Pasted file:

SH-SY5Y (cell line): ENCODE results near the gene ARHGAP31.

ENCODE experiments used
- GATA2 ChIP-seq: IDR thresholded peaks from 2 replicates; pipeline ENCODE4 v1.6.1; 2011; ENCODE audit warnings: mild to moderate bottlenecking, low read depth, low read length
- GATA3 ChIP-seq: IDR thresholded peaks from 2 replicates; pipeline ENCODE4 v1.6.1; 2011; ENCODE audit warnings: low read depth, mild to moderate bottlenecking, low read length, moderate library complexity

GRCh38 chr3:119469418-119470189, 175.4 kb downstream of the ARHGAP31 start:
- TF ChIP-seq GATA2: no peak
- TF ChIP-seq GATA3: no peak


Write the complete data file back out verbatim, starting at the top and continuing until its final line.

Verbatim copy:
SH-SY5Y (cell line): ENCODE results near the gene ARHGAP31.

ENCODE experiments used
- GATA2 ChIP-seq: IDR thresholded peaks from 2 replicates; pipeline ENCODE4 v1.6.1; 2011; ENCODE audit warnings: mild to moderate bottlenecking, low read depth, low read length
- GATA3 ChIP-seq: IDR thresholded peaks from 2 replicates; pipeline ENCODE4 v1.6.1; 2011; ENCODE audit warnings: low read depth, mild to moderate bottlenecking, low read length, moderate library complexity

GRCh38 chr3:119469418-119470189, 175.4 kb downstream of the ARHGAP31 start:
- TF ChIP-seq GATA2: no peak
- TF ChIP-seq GATA3: no peak